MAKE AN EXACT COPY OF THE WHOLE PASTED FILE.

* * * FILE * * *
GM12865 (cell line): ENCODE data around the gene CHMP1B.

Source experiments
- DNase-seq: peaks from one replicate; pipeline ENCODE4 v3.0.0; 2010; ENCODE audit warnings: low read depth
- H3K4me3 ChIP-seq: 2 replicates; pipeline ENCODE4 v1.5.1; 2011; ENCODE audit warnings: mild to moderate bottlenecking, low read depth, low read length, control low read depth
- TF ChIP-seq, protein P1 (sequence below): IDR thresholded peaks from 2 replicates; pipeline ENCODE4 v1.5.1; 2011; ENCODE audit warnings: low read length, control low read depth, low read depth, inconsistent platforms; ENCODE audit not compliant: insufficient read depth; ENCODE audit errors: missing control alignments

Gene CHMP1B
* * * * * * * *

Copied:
GM12865 (cell line): ENCODE data around the gene CHMP1B.

Source experiments
- DNase-seq: peaks from one replicate; pipeline ENCODE4 v3.0.0; 2010; ENCODE audit warnings: low read depth
- H3K4me3 ChIP-seq: 2 replicates; pipeline ENCODE4 v1.5.1; 2011; ENCODE audit warnings: mild to moderate bottlenecking, low read depth, low read length, control low read depth
- TF ChIP-seq, protein P1 (sequence below): IDR thresholded peaks from 2 replicates; pipeline ENCODE4 v1.5.1; 2011; ENCODE audit warnings: low read length, control low read depth, low read depth, inconsistent platforms; ENCODE audit not compliant: insufficient read depth; ENCODE audit errors: missing control alignments

Gene CHMP1B